Inuit win injunction on seismic testing
Judge grants block, citing potential for 'irreparable harm'
An Inuit group in Nunavut has been granted an injunction to stop seismic testing in Lancaster Sound, near the eastern entrance to the Northwest Passage.
In a decision handed down Sunday, Judge Susan Cooper issued an order to stop Natural Resources Canada from carrying out seismic tests aimed at mapping the area for potential oil and gas resources.
The Nunavut government and the federal government had argued against an injunction, the latter citing a consultant's report that said the testing would have little or no impact on marine mammals.
But Judge Cooper noted "some aspects of the report … cause concern."
She said the fact that the report contains protocols to mitigate the impact of seismic activity on marine wildlife "supports the conclusion that there are impacts," she wrote.
"I am satisfied that Inuit in the five affected communities will suffer irreparable harm if an injunction is not granted," she ruled in granting the injunction.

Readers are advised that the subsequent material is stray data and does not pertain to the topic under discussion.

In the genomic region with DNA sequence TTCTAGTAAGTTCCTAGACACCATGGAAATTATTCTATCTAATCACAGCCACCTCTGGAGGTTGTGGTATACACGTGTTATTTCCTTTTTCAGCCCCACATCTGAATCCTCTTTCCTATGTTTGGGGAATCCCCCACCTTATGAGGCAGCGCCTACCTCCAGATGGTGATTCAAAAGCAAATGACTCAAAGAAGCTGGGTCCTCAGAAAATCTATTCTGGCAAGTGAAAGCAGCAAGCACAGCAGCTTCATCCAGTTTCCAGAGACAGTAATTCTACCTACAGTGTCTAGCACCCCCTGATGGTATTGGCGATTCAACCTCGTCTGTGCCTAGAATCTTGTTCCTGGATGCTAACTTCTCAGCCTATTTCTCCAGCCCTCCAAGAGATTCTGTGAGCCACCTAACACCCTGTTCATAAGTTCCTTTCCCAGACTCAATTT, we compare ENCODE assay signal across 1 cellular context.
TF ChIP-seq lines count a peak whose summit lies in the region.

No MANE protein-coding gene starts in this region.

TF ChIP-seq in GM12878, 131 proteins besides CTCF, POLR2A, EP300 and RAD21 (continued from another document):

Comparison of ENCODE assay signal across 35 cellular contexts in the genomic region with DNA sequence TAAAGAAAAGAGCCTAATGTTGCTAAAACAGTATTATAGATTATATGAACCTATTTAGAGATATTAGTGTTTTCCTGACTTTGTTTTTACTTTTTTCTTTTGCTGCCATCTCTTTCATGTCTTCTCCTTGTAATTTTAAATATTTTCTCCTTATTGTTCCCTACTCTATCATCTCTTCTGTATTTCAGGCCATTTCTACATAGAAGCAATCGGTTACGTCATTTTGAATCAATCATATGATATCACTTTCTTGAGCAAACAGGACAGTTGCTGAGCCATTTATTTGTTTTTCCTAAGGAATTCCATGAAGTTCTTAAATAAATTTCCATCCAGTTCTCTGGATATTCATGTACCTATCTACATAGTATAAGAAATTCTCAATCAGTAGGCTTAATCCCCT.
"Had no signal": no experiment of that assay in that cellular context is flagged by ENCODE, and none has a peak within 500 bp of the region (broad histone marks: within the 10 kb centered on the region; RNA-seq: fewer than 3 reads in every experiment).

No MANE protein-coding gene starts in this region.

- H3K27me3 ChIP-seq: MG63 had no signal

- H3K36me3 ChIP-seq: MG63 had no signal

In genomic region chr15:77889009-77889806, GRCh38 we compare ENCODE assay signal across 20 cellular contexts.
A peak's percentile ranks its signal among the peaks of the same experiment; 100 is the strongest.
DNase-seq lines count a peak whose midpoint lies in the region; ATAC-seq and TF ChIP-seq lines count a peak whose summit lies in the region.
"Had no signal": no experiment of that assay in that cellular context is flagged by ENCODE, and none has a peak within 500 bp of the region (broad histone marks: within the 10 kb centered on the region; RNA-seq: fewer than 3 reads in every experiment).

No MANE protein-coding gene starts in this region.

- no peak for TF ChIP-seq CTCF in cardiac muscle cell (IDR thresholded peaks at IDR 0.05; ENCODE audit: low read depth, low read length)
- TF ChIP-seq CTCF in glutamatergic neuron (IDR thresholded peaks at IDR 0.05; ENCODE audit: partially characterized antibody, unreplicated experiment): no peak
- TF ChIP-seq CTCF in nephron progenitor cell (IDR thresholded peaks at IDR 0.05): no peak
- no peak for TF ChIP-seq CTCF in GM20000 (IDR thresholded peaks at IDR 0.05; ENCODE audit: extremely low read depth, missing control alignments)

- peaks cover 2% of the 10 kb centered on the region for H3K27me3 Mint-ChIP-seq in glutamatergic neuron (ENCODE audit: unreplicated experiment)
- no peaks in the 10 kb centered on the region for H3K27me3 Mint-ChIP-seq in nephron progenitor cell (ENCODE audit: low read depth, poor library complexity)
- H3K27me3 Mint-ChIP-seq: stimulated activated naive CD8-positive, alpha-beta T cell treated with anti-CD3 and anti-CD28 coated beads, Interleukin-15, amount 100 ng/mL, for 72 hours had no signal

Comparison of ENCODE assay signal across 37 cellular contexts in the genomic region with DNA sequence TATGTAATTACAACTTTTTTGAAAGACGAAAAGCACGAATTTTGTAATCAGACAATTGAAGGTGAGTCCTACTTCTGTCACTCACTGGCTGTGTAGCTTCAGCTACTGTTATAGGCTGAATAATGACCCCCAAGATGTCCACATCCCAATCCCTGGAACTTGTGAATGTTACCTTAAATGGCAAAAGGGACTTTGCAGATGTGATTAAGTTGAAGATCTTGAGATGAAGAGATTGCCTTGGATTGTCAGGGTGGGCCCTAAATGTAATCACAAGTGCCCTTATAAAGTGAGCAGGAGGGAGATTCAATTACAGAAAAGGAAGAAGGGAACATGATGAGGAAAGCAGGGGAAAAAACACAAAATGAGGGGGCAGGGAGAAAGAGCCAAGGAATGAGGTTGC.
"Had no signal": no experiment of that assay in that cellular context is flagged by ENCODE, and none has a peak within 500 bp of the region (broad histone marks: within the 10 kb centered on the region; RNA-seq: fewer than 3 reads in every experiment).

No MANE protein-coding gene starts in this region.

The Inuit group that sought the injunction said it welcomed the ruling and said it was "unfortunate" that Inuit needed to go to court to have their voices heard. The group had maintained that public hearings in May and June did not amount to the "meaningful consultations" required.
"I look forward to the day when the advice of Inuit and their representative organizations is sought prior to seeking project approval," said Okalik Eegeesiak of the Qikiqtani Inuit Association.
The tests would have been conducted by the Alfred Wegener Institute of Germany.
The institute's ship Polarstern is sailing toward Lancaster Sound off the north coast of Baffin Island with permits to conduct seismic tests on the sea floor.
Officials at the German institute expressed frustration last week at the apparent miscommunication between the federal and provincial governments and the local Inuit.
With files from The Canadian Press